Second, it is interesting to see how O’Mara sought to justify his leaving the party. He couches his comments as mere ‘mistakes’ that should not be held against him as they were made when he was young. He does offer another apology for them. However, he immediately goes on to decry his treatment as unfair, particularly in respect to being ‘a working class, underprivileged disabled man’. This is off the back of having made public comments regarding an anxiety disorder he developed and the attempts on his life that he made.

We shouldn’t be cold toward those things, but this line of reasoning is interesting on two fronts. First, O’Mara is trying to cast himself as a victim to garner sympathy. It is a clear effort to cast oneself as underprivileged (the very word he uses) in order that – as we are wont to do these days – grant him special privilege as a result. It is a culturally observable phenomenon that if we can paint ourselves as victims, we believe there is a sense in which we can receive special treatment or our ‘mistakes’ can be overlooked given our victim-status.

Second, in a wider sense, this points to our current cultural tendency to want to privilege certain minority groups who we deem to have been underprivileged in the past. We often talk about equality when, often, what we really mean is privileging certain previously underprivileged groups so that everybody has a bit of a go in the ascendancy just to level things up. O’Mara clearly seeks to tap into this as he paints himself as underprivileged and disabled, looking to grasp hold of whatever label he can so that he might receive a special level of understanding and forgiveness that he knows is usually not afforded to anybody else.

The charitable reading of O’Mara’s tactic is that given there is no forgiveness in the new moral order, the only way to stand any chance of receiving it is to paint oneself as a victim who is being attacked by those more powerful and privileged than yourself. There is certainly a case to be made here. The less charitable reading is that O’Mara is cynically exploiting this cultural tendency to privilege minorities to receive more lenient treatment in the public eye. I shall leave you to determine which seems more likely.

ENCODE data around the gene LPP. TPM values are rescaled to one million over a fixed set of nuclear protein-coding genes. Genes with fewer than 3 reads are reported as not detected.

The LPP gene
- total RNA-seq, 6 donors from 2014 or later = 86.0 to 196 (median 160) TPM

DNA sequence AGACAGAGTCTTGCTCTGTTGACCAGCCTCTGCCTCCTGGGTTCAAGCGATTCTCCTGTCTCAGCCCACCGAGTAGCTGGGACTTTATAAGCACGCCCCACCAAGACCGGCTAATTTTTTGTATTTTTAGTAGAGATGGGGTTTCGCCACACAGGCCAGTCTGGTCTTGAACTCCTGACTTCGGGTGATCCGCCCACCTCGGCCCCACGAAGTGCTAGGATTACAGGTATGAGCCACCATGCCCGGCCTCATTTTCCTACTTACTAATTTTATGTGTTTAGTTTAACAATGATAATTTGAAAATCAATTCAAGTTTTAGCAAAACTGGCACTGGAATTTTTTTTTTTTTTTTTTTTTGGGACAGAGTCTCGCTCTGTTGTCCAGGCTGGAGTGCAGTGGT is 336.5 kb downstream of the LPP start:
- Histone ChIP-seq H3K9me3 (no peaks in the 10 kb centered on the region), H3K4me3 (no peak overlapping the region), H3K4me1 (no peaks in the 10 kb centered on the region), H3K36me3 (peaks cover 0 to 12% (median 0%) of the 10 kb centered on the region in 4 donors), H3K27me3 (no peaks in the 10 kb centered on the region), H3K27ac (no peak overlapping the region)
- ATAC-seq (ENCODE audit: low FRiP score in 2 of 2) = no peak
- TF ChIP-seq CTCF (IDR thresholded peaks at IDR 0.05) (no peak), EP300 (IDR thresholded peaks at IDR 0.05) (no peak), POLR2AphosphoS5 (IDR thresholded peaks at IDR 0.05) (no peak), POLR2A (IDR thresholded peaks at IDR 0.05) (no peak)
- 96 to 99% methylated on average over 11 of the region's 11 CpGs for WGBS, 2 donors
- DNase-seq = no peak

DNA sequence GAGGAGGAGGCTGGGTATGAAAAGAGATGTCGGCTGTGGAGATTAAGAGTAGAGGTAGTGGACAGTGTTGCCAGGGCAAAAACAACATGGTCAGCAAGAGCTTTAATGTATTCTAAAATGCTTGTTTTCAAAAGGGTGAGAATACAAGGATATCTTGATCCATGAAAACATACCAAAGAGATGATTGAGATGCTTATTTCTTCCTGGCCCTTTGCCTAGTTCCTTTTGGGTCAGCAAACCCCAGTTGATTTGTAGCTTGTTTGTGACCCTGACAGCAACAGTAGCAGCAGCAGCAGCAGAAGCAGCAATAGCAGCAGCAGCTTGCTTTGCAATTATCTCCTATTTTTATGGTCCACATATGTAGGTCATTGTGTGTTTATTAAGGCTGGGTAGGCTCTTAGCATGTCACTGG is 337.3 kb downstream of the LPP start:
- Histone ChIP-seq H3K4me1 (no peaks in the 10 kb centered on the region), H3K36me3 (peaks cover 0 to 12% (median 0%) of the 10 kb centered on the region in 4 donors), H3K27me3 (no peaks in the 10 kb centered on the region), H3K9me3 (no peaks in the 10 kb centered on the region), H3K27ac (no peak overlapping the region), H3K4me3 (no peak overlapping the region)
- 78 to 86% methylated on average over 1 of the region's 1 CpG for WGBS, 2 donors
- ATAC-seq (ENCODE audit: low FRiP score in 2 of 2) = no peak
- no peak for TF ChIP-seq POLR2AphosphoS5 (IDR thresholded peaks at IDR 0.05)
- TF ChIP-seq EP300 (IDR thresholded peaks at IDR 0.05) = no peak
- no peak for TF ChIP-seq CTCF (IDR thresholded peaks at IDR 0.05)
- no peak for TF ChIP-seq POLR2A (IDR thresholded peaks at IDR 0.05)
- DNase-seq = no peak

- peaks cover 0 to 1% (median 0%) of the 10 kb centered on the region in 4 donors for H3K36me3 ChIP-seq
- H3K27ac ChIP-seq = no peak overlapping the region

What bears saying, however, is that all of this is toxic. We have created a culture whereby neither purposeful error nor mistakes will be forgiven. This can only lead to a sub-culture of cover-up – lest one be found out with no prospect of grace being shown – and despondency as those welcomed back into the fold are never trusted thereafter. Similarly, the tendency to seek victimhood to escape such graceless treatment is simply a more subtle form of the desire to scapegoat others. For victims, of necessity, are vitims of oppressors, and it is those oppressors on whom we want to lay the blame.

It was interesting to see these two cultural views play out in public. On the one hand, there was a re-admittance that was not attended by any grace or forgiveness. On the other, a view of oppression and a victim mentality that meant the ‘mistakes’ in this particlar case ought to have been overlooked. Neither seems particularly satisfactory.

If only there was a better way…